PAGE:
Remember to Laugh, But Focus on Prevention!

Although I included some silly bloopers in this video, the points I address are very important.  Please consider the needs of everyone in your home. Please plan ahead and prepare. And remember that your energy and attitude is contagious!

Hocus Pocus Loves Pumpkin Pie, but we make sure she’s not tempted by offering her more appropriate thanksgiving goodies 😉

P.S. Be sure to check out the articles and videos at the end of this post; all are related to what I discuss in this video!

“I am who I am today because of the mistakes I made yesterday.”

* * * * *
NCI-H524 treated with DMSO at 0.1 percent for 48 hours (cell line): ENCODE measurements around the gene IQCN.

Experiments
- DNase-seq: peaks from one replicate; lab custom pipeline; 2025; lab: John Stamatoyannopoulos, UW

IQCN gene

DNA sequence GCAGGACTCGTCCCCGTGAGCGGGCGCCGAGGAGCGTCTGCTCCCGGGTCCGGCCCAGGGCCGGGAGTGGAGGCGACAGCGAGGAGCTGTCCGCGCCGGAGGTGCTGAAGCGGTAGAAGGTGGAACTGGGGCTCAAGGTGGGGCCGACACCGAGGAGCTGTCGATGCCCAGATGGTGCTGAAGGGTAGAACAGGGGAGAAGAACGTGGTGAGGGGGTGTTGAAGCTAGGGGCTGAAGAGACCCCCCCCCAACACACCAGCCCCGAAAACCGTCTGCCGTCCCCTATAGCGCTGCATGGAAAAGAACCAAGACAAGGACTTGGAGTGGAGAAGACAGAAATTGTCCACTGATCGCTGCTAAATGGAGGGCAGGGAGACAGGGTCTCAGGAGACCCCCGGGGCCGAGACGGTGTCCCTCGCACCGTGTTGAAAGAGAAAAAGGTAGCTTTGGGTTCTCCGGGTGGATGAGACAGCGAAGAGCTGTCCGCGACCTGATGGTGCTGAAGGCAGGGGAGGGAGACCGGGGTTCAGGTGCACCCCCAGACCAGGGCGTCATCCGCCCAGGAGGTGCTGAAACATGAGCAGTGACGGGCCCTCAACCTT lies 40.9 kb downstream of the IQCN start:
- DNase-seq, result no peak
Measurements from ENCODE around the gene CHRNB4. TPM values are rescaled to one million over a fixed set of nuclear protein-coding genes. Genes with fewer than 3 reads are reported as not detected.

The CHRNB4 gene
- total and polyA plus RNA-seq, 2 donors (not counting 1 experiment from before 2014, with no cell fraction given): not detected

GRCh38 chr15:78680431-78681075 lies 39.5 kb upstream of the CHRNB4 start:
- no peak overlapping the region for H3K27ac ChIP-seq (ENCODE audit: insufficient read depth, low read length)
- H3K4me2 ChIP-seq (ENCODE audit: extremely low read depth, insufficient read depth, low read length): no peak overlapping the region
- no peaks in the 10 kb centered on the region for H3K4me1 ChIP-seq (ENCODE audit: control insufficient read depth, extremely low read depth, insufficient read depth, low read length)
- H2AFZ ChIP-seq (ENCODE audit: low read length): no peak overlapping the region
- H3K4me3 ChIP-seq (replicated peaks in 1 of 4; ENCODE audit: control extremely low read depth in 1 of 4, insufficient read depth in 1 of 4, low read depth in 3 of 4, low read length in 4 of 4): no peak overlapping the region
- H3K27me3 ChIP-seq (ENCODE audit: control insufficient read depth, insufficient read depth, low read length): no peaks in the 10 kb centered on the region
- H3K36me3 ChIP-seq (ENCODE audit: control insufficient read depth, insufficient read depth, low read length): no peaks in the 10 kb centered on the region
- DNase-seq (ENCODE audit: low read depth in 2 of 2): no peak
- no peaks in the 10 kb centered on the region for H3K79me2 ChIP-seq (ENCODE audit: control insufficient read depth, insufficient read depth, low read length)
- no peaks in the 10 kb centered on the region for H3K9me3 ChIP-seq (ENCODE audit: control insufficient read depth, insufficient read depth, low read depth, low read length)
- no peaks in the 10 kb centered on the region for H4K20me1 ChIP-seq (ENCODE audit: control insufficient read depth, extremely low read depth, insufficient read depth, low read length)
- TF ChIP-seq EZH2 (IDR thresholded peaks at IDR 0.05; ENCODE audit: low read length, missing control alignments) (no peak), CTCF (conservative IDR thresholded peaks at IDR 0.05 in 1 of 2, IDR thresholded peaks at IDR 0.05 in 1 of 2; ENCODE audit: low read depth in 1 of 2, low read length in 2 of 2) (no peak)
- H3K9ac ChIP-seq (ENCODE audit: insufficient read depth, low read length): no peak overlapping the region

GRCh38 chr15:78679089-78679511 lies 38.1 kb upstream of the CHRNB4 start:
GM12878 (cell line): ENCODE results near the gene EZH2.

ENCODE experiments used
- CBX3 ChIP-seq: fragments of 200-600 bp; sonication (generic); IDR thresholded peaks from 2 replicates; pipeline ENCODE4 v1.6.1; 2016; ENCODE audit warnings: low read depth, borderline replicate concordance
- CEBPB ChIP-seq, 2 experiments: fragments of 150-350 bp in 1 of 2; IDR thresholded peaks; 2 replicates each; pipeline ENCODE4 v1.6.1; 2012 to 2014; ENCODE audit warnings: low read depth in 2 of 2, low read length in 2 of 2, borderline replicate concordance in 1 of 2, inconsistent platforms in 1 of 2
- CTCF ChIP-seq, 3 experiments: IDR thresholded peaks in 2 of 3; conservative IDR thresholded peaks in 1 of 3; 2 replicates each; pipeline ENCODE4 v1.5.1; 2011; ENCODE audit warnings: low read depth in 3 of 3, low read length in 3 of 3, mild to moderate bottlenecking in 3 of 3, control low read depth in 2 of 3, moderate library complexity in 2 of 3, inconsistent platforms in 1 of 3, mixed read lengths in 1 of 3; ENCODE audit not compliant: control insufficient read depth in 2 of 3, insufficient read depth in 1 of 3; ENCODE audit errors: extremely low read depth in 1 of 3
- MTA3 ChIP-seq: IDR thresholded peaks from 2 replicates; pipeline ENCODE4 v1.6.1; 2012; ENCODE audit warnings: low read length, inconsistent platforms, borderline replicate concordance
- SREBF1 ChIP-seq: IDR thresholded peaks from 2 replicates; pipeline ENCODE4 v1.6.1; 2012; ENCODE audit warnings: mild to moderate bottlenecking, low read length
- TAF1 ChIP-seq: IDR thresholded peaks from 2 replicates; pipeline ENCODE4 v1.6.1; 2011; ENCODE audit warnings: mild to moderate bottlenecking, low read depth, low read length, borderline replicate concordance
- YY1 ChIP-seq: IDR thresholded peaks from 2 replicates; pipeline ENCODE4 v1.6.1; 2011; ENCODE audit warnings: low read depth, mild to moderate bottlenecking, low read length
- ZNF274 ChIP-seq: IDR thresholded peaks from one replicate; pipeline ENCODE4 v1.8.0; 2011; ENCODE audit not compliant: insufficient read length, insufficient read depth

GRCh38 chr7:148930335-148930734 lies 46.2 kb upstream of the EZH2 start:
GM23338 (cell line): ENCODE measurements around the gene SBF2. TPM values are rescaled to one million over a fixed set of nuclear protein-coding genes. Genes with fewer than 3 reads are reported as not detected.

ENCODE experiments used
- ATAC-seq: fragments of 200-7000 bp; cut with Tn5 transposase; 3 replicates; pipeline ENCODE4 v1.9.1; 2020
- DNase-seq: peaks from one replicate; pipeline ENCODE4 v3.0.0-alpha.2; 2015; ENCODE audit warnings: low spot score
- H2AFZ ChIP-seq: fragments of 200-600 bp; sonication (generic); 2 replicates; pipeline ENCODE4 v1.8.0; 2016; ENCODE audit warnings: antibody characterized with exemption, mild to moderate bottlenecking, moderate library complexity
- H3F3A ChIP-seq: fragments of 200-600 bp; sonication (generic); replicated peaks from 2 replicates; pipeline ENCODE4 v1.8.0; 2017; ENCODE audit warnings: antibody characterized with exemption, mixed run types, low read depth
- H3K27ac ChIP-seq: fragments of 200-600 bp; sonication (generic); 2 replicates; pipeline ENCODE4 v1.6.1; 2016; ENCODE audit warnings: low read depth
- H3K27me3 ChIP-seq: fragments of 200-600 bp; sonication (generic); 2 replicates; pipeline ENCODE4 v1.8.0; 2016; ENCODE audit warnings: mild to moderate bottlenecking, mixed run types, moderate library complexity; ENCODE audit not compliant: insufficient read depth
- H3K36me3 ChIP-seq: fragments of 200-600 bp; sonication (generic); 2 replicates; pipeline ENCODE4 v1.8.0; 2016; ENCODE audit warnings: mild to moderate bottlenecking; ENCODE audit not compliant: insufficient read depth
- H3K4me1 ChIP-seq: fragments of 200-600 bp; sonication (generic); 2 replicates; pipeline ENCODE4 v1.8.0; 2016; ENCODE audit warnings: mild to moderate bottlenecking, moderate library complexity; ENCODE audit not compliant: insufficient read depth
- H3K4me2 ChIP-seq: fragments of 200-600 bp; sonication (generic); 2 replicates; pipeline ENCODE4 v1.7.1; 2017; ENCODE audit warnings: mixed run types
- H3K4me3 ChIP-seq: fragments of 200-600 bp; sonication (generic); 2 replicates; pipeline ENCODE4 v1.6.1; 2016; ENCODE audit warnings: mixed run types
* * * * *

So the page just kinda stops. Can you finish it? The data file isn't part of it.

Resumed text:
― The Prolific Penman



Becoming a Conscious Companion

If you are reading this, I can assume that you love the animals that you share your life with enough to be inspired or learn more to improve their lives.  I encourage you to take that love and funnel it into educating yourself, and your family and friends about the basic behavior of the species that you work with, live with, and adore.  Every day I challenge myself to learn something new about the animals I love and live with.  I hope you do the same. 

You can discover tons of free resources at our website!

Gratitude unlocks the fullness of life. It turns what we have into enough, and more. It turns denial into acceptance, chaos to order, confusion to clarity. It can turn a meal into a feast, a house into a home, a stranger into a friend.


Recommended Videos // Related Reading

Enrichment is one of your most empowering tools!

Enrichment at Home Serves To:

Learn more here!

The Never Ending (Moving) Story